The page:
The judge who handled defendant's first summary judgment motion, and ordered the dismissal of seven of the eight claims in the complaint, considered defendants' motion for the award of attorneys' fees and costs pursuant to N.J.S.A. 2A:15-59.1 from the inception of the litigation through to the filing of that motion. The judge filed a written opinion dated December 24, 2008, in which he determined that the seven dismissed claims were without any basis in fact or law. The judge found that plaintiffs' intent in bringing those claims was to harass defendants and the claims had been brought in bad faith. The judge stated that "[p]laintiffs knew or should have known that their allegations were without [any] basis in law or equity."

The judge further found that the attorneys' fees and costs sought by defendants for this part of the litigation were fair and reasonable; however, the judge reduced the amount requested by one-eighth to reflect the fact that summary judgment had been denied on one of the eight claims in the complaint. The court entered an order dated January 9, 2009, awarding defendants $30,915 in attorneys' fees and costs. This appeal followed.

II.

We turn first the issue of the scope of plaintiffs' appeal. Plaintiffs' notice of appeal stated that they were appealing from the trial court's orders of December 24, 2008, and January 9, 2009. As we stated previously, the court filed an opinion on December 24, 2008, but did not enter an order on that date. Plaintiffs' amended notice of appeal stated that plaintiffs were appealing the court's January 9, 2009 order. Defendants contend that plaintiffs' appeal should be limited to the January 9, 2009 order.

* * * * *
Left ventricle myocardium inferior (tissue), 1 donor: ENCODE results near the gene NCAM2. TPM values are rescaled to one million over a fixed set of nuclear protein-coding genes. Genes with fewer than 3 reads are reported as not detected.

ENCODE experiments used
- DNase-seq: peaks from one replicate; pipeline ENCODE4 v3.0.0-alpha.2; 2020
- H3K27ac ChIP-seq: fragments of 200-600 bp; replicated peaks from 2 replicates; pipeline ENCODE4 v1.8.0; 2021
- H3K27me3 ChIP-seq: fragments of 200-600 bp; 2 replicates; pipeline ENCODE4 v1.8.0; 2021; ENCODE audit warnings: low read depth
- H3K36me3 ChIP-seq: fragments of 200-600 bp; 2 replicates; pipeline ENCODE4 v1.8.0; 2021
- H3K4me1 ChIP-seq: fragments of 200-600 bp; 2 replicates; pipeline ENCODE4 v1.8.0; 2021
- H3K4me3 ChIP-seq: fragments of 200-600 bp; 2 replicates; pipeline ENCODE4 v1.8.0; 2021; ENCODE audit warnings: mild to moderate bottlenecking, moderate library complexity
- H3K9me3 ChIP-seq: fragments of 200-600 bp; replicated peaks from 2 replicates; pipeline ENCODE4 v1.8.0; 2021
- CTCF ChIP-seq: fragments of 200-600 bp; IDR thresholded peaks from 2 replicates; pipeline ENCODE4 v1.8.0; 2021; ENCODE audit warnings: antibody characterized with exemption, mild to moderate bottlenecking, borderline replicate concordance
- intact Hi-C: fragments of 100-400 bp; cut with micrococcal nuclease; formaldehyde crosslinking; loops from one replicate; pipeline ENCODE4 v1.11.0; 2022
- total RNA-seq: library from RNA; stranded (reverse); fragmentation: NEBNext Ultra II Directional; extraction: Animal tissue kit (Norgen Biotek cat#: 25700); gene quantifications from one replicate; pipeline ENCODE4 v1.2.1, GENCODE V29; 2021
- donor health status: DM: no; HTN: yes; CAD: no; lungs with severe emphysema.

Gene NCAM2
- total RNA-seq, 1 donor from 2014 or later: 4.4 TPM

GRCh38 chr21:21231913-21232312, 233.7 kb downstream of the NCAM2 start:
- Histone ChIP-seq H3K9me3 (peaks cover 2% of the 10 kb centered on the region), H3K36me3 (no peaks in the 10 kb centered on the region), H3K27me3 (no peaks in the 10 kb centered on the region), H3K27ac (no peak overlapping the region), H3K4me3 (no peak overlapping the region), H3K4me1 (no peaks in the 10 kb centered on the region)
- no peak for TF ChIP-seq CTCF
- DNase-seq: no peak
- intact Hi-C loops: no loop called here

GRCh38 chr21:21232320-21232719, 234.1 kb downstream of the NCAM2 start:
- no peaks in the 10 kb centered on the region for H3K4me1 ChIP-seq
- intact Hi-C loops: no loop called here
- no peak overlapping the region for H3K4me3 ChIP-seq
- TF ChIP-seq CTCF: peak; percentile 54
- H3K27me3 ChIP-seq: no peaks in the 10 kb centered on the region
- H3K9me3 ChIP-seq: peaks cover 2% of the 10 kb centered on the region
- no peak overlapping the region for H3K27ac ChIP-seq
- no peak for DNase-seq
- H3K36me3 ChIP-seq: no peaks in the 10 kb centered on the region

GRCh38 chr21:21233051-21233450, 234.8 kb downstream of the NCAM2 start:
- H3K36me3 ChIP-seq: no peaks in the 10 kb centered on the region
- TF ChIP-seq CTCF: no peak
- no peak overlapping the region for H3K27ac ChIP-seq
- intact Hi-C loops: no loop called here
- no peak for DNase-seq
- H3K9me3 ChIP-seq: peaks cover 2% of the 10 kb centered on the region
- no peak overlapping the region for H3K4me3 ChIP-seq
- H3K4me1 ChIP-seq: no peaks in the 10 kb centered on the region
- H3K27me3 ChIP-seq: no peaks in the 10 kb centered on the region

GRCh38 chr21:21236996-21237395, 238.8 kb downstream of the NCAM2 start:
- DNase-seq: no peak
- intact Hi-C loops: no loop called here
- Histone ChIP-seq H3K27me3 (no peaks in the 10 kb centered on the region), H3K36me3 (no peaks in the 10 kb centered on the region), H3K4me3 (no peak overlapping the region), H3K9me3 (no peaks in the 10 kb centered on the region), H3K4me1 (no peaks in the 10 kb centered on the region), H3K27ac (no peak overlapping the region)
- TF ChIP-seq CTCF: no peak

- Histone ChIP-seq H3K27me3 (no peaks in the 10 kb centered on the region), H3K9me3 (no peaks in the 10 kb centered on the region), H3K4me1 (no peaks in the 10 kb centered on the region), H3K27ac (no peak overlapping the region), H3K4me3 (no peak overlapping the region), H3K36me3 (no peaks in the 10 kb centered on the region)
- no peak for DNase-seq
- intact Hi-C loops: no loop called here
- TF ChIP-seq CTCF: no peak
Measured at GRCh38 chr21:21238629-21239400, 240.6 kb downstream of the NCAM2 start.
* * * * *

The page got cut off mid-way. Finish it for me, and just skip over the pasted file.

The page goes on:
We recognize that, in their notices of appeal, plaintiffs did not state that they were appealing from the trial court's orders of February 29, 2008 and May 1, 2008. However, in the amended case information statement filed on March 10, 2009, plaintiffs indicated that they were appealing from both awards of attorneys' fees and costs. Plaintiffs also indicated that they intended to argue that the trial court erred by ruling for Panariello on his malicious prosecution claim. We therefore conclude that plaintiffs' have perfected an appeal from the trial court's orders of February 29, 2008, May 1, 2008 and January 9, 2009.

III.

We turn to plaintiffs' appeal from the court's order of May 1, 2008, which awarded defendants attorneys' fees and costs from the filing of the first summary judgment motion through the trial. Plaintiffs argue that the court erred by awarding counsel fees and costs for this part of the litigation. We agree.